Direct-to-consumer genetic testing is not required to be ordered or tested through healthcare providers (primary care physicians, tele-doc physicians, nurse practitioners, and/or genetic counselors). They are ordered directly from online (our site or partner site) or bought at a retail outlet (pharmacy, health & wellness store, clinics, etc). The process is simple and safe to use mostly at the comfort of customers’ home; with a simple cheek swab or other means (depending on the type of test ordered). After the collection of the DNA sample, the customer sends the sample via pre-paid envelope to the CLIA/CAP lab for DNA analysis and accessed securely via BitCare website or PDF report or through the mobile app.

  • Remove the swab from the test tube, holding it by its cap.
  • Place the swab inside the mouth, above the tongue. Close the mouth and keep the swab in position for ten seconds to wet the swab with the saliva;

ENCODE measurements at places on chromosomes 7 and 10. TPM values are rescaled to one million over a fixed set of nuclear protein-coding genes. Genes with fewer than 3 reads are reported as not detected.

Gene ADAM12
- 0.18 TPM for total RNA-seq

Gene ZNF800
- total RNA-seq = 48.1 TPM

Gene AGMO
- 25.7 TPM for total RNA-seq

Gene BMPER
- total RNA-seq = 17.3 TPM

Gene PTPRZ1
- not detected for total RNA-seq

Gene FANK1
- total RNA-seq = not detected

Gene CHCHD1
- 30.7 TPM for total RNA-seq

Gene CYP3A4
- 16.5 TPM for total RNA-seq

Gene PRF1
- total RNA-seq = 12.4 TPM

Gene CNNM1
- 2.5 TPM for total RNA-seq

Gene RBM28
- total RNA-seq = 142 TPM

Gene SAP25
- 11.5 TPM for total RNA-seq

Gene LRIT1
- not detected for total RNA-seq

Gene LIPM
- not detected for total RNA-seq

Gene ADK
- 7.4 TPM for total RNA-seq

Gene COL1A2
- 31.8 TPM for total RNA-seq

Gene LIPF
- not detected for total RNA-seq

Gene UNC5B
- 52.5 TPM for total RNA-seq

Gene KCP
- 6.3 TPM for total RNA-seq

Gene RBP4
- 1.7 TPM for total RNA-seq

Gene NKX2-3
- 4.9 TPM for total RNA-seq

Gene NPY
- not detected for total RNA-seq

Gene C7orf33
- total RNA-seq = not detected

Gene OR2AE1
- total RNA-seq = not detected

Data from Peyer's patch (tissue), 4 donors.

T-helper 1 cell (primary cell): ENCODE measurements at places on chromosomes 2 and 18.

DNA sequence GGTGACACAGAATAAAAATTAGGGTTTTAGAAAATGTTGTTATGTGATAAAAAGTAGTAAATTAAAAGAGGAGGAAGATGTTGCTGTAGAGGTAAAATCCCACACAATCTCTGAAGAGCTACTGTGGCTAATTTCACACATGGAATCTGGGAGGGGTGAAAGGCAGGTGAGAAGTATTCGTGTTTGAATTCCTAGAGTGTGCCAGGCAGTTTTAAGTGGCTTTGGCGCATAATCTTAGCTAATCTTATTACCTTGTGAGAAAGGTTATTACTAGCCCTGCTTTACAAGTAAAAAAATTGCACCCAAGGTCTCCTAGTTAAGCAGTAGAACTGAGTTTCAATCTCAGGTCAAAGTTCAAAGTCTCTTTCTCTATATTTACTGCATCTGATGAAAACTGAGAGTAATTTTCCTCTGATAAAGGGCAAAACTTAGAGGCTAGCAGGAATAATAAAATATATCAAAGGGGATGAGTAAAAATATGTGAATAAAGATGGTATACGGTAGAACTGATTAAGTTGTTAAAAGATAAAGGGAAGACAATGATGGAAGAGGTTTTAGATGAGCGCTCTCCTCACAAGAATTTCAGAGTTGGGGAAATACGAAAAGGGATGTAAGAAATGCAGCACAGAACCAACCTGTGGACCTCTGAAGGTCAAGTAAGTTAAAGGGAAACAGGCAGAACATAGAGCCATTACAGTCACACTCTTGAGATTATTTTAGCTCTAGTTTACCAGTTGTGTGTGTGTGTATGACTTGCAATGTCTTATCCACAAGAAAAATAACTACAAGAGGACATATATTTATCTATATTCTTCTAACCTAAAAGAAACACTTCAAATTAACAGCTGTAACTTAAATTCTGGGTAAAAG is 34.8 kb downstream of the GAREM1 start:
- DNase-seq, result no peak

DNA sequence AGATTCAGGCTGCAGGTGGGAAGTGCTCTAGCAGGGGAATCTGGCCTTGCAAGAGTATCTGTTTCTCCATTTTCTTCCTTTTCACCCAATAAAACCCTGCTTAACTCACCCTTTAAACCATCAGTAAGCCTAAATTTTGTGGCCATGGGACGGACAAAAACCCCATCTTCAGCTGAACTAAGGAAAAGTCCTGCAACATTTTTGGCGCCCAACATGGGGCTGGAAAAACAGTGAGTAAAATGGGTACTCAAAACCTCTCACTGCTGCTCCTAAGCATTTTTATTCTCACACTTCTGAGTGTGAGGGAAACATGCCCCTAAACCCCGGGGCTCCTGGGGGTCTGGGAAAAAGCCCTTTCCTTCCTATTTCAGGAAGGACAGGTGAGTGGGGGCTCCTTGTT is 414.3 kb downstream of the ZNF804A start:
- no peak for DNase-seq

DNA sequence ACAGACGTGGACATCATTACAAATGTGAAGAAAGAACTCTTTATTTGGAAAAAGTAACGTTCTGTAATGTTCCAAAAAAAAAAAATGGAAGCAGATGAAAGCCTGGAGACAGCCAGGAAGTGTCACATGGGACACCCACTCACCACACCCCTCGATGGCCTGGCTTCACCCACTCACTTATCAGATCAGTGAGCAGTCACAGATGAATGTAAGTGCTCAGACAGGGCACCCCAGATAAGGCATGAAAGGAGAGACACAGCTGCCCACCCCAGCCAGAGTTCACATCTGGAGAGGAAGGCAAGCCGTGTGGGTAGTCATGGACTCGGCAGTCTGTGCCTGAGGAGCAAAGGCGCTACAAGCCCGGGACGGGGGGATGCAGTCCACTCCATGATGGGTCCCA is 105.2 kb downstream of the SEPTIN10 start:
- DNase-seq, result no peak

• Move the swab between cheek and gums. Helping yourself with your other hand, press down lightly on the cheek and rub the swab forcefully back and forth for ten times;
  • Repeat step 4 on the opposite side of the mouth;

  • After taking the sample, let the swab air dry up to 1 hour in an environment protected against contamination;
  • Place the swab back into the test tube as shown in the following image and close firmly.

By default, none of the DNA tests include the entire genome sequencing. The entire Genome Projects estimated that humans have between 20,000 and 25,000 genes. Health DNA Test for example tests for 36 gene variations involved in nine key biological processes, which are all key factors in the onset of chronic disease.